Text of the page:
Loudspeakers in the David Geffen School of Medicine prompted people to "Drop, Cover and Hold On" during an earthquake drill Thursday morning.
The drill, which was part of the Great California ShakeOut, happens yearly and aims to prepare California residents for earthquakes. Loudspeakers alerted students in areas across campus, including the David Geffen School of Medicine, Bruin Walk and residence halls, that there was an earthquake drill.
In late September several earthquakes, or an earthquake swarm, struck the Salton Sea, which is located on the San Andreas fault near Los Angeles. The swarm increased the chance of an earthquake striking the fault from two to 60 times the average probability, according to the Los Angeles Times.
Thursday's ShakeOut was meant to prepare people for that possibility.
Kurt Kainsinger, director of the Office of Emergency Preparedness at UCLA Health, said the ShakeOut allows people to practice the muscle memory of responding to an earthquake.
"We want to condition our faculty and students and staff and everyone who is in our buildings to take immediate action when they feel an earthquake," Kainsinger added.
But most earthquake swarms don't cause larger earthquakes, said Jonathan Stewart, professor and chair of civil and environmental engineering.
"Sometimes earthquake swarms happen and nothing follows, most of the time," Stewart said. "There is a probability, about 5 percent, that when you have an earthquake it can be the precursor to a larger earthquake."
The warning period for additional earthquakes on the San Andreas fault ended earlier this month, according to the California governor's Office of Emergency Services. But Stewart said other faults closer to UCLA pose a threat as well, including the Santa Monica fault or the Newport-Inglewood fault.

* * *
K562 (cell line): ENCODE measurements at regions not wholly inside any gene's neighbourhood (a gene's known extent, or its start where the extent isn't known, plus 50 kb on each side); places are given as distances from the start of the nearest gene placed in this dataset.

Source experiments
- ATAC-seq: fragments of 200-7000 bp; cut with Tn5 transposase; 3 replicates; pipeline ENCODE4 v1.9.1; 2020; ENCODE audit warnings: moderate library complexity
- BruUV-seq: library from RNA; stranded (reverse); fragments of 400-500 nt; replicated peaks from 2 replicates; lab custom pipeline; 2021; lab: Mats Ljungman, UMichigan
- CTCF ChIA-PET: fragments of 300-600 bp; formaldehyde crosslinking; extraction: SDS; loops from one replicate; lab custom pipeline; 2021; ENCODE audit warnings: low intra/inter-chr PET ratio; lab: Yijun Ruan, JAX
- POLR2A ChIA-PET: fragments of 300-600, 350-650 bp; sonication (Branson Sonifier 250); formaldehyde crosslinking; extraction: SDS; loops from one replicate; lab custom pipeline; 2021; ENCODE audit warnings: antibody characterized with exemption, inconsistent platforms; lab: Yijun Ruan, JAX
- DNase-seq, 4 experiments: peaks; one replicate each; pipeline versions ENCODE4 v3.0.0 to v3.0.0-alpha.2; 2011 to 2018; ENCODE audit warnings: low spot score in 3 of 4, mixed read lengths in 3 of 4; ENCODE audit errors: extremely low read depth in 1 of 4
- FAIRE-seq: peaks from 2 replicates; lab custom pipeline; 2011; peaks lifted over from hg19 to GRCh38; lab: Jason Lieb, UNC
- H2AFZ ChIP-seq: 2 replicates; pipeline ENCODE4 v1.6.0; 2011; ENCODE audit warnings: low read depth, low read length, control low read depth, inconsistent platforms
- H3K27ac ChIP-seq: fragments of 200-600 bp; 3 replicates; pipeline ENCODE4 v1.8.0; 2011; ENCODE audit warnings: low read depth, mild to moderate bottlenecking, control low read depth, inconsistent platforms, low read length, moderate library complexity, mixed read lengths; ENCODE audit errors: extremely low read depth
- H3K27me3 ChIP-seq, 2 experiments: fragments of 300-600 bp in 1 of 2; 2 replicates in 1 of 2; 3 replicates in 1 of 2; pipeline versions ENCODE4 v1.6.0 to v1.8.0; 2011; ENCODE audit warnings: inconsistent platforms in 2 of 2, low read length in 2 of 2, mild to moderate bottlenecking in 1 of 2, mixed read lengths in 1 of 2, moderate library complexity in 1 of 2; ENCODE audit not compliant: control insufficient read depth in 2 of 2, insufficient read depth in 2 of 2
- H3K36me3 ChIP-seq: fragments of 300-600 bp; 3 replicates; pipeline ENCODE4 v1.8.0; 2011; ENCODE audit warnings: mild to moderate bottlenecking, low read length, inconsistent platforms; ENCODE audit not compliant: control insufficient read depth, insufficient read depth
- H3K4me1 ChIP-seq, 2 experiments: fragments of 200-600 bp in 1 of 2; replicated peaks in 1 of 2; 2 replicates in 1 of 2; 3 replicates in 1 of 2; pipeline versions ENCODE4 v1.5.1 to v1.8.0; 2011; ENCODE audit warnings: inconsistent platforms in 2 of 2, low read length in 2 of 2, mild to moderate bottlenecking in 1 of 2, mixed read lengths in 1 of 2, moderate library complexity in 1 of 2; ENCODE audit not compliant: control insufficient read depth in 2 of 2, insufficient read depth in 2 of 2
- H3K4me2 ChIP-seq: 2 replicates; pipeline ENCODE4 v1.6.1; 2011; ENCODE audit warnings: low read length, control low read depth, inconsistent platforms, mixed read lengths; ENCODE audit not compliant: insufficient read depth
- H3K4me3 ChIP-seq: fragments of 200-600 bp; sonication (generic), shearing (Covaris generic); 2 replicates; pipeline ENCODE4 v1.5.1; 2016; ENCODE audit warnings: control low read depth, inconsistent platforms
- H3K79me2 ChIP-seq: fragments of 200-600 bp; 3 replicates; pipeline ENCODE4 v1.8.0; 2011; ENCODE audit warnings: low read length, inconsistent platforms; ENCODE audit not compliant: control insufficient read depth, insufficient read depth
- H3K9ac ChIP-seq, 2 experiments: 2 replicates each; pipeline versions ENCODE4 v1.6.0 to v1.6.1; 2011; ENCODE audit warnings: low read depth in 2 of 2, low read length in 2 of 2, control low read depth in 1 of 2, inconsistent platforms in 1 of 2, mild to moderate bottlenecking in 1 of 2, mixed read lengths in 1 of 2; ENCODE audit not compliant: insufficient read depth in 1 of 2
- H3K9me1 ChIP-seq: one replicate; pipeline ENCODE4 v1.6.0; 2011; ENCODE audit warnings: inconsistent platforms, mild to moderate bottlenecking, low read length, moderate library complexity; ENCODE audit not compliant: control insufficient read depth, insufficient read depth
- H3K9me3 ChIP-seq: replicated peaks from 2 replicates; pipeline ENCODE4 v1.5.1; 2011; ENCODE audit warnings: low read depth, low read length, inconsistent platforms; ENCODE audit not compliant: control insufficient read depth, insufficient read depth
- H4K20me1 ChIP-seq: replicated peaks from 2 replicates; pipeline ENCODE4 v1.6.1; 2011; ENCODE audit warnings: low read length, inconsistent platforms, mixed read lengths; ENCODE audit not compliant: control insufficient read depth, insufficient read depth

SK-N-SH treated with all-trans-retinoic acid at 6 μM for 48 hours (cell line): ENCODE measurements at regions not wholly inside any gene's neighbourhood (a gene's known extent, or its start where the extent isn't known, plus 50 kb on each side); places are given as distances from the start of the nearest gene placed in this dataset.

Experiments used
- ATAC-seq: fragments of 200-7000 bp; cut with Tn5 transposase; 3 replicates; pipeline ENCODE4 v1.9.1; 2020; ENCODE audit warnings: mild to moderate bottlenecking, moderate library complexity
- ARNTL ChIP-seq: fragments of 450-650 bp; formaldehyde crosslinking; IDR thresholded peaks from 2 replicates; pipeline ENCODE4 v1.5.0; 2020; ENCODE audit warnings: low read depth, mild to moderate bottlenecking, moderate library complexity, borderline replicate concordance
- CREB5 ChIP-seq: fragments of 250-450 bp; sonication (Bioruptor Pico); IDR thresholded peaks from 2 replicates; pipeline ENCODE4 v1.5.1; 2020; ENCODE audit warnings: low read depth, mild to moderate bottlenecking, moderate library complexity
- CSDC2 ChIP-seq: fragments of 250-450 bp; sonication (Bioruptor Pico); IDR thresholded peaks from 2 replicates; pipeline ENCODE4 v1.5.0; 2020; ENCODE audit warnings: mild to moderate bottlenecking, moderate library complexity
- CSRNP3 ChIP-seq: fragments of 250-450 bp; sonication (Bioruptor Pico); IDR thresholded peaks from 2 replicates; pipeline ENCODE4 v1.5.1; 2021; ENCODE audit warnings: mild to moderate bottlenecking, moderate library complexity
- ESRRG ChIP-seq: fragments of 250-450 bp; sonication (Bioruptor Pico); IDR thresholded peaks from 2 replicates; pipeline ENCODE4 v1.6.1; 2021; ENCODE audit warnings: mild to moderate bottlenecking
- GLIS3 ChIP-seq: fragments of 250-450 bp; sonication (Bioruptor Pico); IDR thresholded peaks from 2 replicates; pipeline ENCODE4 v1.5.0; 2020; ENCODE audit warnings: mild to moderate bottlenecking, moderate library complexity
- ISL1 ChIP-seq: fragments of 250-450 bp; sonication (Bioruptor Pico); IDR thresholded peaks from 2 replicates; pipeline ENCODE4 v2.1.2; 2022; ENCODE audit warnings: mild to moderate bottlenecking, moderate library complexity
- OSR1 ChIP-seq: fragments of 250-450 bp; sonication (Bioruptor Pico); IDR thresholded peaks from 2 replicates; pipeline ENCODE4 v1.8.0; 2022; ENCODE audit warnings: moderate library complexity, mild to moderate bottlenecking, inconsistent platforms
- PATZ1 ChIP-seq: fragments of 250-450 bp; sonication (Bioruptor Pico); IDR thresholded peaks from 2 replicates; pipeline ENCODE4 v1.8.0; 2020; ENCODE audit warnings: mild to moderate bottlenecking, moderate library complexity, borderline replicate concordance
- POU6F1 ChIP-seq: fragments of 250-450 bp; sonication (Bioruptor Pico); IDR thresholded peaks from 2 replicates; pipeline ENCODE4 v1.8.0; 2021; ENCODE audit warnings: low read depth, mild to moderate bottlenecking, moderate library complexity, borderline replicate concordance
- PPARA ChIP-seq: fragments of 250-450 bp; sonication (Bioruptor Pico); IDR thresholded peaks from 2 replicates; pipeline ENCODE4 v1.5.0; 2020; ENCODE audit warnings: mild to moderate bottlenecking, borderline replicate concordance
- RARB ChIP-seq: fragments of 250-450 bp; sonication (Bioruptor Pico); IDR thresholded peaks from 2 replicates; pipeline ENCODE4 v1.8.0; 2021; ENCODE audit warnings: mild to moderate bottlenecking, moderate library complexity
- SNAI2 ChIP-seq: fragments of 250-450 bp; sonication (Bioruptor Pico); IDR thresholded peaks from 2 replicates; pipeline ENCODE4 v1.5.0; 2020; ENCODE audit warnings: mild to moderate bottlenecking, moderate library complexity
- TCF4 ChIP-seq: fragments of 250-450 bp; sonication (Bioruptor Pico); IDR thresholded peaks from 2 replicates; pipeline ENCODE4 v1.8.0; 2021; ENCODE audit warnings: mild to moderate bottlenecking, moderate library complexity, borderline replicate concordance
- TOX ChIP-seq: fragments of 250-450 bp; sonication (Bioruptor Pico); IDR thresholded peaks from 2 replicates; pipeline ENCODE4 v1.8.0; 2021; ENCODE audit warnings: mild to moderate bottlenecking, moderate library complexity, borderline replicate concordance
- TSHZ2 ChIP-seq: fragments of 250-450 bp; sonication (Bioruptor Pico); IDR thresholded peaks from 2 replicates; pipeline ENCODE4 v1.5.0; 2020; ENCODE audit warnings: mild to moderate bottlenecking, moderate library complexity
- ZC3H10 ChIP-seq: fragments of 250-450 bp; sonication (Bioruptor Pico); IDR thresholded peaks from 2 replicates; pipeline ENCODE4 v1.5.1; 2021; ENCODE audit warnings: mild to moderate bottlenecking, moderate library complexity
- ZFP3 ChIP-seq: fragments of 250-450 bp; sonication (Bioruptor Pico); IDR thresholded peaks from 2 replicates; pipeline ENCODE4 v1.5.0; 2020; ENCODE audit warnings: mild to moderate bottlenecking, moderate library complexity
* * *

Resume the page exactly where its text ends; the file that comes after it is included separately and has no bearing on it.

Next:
"These (earthquakes) are not capable of a magnitude of 7.8 … but they're much closer (to campus)," Stewart said.
Following the 1994 Northridge earthquake, some buildings on campus were retrofitted or rebuilt to strengthen their abilities to better resist earthquakes.
"We've done a lot — we're certainly much more prepared," said Scott Brandenberg, associate professor of civil and environmental engineering. "(But) that doesn't mean we won't sustain damage."
Kainsinger said UCLA hospital buildings, governed by the California Office of Statewide Health Planning and Development, face stricter seismic standards.
"(Requirements are) very strict; how things need to be seismically anchored (and) installation for anything that needs to be mounted on the wall needs to be structurally engineered to meet standards," Kainsinger said.
Regardless, Kainsinger said he thinks earthquake preparedness should be taught in the curriculum. He said UC Health employees participate in a new hire orientation with a 15-minute presentation on earthquake and general disaster preparedness.
"'Drop, Cover and Hold On' is the single most effective way of protecting yourself in an earthquake," Kainsinger said.
According to the Earthquake Country Alliance — an organization that aims to improve earthquake safety — rescue teams, emergency managers and researchers agree that the "Drop, Cover and Hold On" principle is the best way to prevent injury or death in an earthquake.
Kainsinger also said students can prepare for earthquakes by identifying seismic hazards in their dorms or homes, such as heavy objects that could fall and cause injury.
"It's good just to keep people aware of what they need to be doing," Brandenberg said. "Because it's easy to forget about the threat."